“If you go away on this summer day
Then you might as well take the sun away
All the birds that flew in a summer sky
When our love was new and our hearts were high
When the day was young and the night was long
And the moon stood still for the nightbird’s song
If you go away
Ne me quitté pas
If you go away
Ne me quitté pas” —from Rod McKuen’s “If You Go Away”
Influenced by author-friend Jan Morrill’s post, Rod McKuen’s Time Machine, I felt inspired to write my own “in memoriam” for the poet who died last week at the age of 81. Interestingly, as Jan is a bit younger than me, she had a different perspective on Rod and his poetry. For Jan, Rod’s death brought back memories of her mom, who listened to McKuen’s poems and missed Jan’s father who was serving overseas in the military. For me, Rod McKuen was my first poet, period. The first poet I ever really heard, and certainly, the first poet whose books I owned and read.
Referred to by many critics as the “King of Kitsch,” McKuen was also responsible for bringing spoken word to the everyday housewife, the romantic couple who was stepping together into a middle class life, and millions of regular folk who could comprehend his poetry simply by listening to it. For those of us who had his albums and read his books, Rod gave meaning to our sense of loneliness and longing in the early ’60’s, a time of strife, protest and general upheaval in America. His poetry was personal. We felt like he understood us.
As a diehard romantic from the day I was born, I would lie around on the shag carpet of my room listening to his albums, The Sea, The Earth, The Sky, which I paid for with hard-earned allowances from my parents. I was always delighted to find his books wrapped and waiting for me under the Christmas tree.
Everybody has to start somewhere, and my love of poetry started with Rod McKuen. Yes, I was influenced by the Beatles’ lyrics, and by Joni Mitchell, Bob Dylan, Janis Joplin. When I first began hearing their raspy poetics, though, I was still too young to comprehend the complexities of their imagery and metaphor. Believe it or not, I was a naive youngster and wanted life to unfold like a fairy tale. Somehow, it just wouldn’t, and that depressed me. Rod McKuen understood that longing in his audience and talked about love and life in words my teenaged mind could assimilate into the world I occupied.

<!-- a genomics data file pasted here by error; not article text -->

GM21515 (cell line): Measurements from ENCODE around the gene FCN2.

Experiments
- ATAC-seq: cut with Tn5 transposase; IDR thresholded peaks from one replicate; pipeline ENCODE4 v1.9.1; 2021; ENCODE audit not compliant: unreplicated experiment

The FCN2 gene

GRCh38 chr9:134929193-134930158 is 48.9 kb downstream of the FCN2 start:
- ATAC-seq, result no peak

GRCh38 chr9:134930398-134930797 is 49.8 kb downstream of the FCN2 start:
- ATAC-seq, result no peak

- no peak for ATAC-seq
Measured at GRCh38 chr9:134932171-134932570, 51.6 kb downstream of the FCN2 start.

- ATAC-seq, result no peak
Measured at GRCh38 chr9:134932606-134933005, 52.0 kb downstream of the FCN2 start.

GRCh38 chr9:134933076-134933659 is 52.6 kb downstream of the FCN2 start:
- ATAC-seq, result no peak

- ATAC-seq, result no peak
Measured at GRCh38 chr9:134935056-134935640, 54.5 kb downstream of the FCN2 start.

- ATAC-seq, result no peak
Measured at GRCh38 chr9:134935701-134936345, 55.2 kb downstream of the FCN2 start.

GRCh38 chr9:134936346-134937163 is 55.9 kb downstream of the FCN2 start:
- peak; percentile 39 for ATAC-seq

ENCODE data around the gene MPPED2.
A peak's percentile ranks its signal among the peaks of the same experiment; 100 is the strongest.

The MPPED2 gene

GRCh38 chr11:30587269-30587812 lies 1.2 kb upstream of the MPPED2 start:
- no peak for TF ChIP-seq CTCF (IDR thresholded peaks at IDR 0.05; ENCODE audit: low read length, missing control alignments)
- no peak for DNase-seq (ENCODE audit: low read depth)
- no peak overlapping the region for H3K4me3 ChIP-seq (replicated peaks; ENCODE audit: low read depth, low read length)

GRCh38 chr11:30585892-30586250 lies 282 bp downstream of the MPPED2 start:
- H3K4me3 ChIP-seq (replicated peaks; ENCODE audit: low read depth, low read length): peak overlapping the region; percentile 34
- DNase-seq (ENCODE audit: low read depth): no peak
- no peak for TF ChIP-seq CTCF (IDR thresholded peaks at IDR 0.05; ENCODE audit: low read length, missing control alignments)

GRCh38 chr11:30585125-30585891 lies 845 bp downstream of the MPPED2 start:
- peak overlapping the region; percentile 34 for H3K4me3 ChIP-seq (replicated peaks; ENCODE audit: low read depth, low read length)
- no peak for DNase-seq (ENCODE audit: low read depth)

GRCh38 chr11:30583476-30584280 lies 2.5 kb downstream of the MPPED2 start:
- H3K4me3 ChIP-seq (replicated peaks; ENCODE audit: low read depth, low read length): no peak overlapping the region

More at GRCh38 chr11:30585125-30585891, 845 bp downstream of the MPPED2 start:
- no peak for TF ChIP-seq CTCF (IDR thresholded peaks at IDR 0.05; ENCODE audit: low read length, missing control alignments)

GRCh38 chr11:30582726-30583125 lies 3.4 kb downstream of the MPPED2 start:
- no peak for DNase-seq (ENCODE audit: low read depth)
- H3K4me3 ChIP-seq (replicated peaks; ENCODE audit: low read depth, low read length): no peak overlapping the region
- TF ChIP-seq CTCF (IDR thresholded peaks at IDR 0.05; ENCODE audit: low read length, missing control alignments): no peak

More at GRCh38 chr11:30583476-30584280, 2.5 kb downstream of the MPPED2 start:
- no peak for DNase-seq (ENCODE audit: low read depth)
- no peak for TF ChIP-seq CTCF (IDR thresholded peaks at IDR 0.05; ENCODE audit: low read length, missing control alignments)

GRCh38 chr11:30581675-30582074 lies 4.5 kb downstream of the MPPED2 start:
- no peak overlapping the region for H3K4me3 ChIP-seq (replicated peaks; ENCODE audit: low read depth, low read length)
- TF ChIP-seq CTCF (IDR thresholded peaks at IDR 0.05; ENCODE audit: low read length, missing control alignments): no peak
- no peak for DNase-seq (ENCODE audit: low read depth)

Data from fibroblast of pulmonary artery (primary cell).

For better or worse, he helped me maintain the fantasy that everything would work out in the end, there was someone for everyone, and on some days, that kept me putting one foot in front of the other. There’s likely not a slam poet out there who would possibly identify with the likes of Rod McKuen, but let’s face it, he was performing poetry to music with the likes of Allen Ginsberg and Jack Kerouac before most of us were xx or xy chromosomes.
Born in 1933, he ran away from an alcoholic stepfather at the age of 11. He worked all the jobs that make good poets: dishwasher, ranch hand, surveyor, DJ, lumberjack. Because he had no formal education, he kept a journal of his adventures which resulted in his first poems and songs. Okay, unless you missed that in your quick scan of a post about Rod McKuen, he KEPT A JOURNAL which led to his poems and songs. This is how many poets begin. It’s how I began.
Sure, some of you may say, “Lord, I can see way too much of McKuen in Mendy’s poems and songs,” but this would not shame me. In his lifetime he sold over 100 million records and over 60 million books. He won a grammy and was nominated for a Pulitzer. He wrote lyrics for the likes of Barbara Streisand, Petula Clark, Waylon Jennings, Chet Baker, Johnny Cash, Percy Faith, Dusty Springfield, Al Hirt, and Frank Sinatra. He was an American poet and songwriter who came up the hard way and softened his voice so that it could make its way into the hearts of the American people at a time when they needed a little romance in Life.
So today, I want to honor Rod and his persistence–to fly in the face of the critics, to work hard at what he loved all his life, to create and to keep creating. I, too, turned my back on him. After reading Emily, Dorothy, Robert, Maya, Wendell, Elizabeth and so many more in classic American poetry classes; after attending readings and poetry slams all over the country; after struggling with my own work; after hosting events where the youngest writers wrote better than Rod, I long ago closed the book on him.
That is until my mom gave me some books she had been keeping for me for years, and there he was again. Memories crashed in on me like waves along the coast of Maine. Among those books were Listen to the Warm and Lonesome Cities. I found that Rod McKuen could still bring tears to my eyes as I was transported back to those teen years when his poetry was all I had to hold close to my heart. I had no boyfriends, no dates to the prom or football games, no hand-holding, kissy-faced young romance. I had Rod and I am grateful for his accompaniment through my own “lonesome cities.” Rest in peace, Rod McKuen. From one poet/lyricist to another, thanks for being there, and for the seed of inspiration you planted while I listened.